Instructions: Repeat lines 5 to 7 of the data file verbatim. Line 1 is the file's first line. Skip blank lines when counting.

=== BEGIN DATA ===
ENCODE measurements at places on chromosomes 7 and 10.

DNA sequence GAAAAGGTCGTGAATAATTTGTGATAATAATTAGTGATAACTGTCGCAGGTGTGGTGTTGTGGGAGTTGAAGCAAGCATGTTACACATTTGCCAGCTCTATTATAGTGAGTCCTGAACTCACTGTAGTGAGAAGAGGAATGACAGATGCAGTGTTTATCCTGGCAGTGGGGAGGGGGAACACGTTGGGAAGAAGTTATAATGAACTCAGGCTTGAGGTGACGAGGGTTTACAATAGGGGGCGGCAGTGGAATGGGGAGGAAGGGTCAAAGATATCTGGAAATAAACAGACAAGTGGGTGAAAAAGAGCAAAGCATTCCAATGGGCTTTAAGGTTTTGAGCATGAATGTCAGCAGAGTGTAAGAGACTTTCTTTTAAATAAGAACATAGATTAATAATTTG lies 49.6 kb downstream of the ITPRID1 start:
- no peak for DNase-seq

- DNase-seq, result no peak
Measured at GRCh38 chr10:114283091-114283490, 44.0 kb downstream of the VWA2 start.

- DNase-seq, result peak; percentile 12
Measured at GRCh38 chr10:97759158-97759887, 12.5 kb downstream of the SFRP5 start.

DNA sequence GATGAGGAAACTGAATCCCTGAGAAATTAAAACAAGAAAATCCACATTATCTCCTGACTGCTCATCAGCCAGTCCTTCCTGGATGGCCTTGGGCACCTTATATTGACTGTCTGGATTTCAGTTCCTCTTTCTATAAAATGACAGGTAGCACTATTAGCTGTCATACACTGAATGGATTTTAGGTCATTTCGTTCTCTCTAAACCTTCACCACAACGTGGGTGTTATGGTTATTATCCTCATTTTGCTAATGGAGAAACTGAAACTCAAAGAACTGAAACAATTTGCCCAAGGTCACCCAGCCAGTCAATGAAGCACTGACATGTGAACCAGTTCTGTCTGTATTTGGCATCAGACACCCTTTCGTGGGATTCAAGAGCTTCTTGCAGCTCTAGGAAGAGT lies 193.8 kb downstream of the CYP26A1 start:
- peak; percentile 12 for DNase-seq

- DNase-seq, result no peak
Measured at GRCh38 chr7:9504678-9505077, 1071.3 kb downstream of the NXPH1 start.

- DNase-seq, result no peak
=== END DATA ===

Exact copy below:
Measured at GRCh38 chr10:114283091-114283490, 44.0 kb downstream of the VWA2 start.

- DNase-seq, result peak; percentile 12
Measured at GRCh38 chr10:97759158-97759887, 12.5 kb downstream of the SFRP5 start.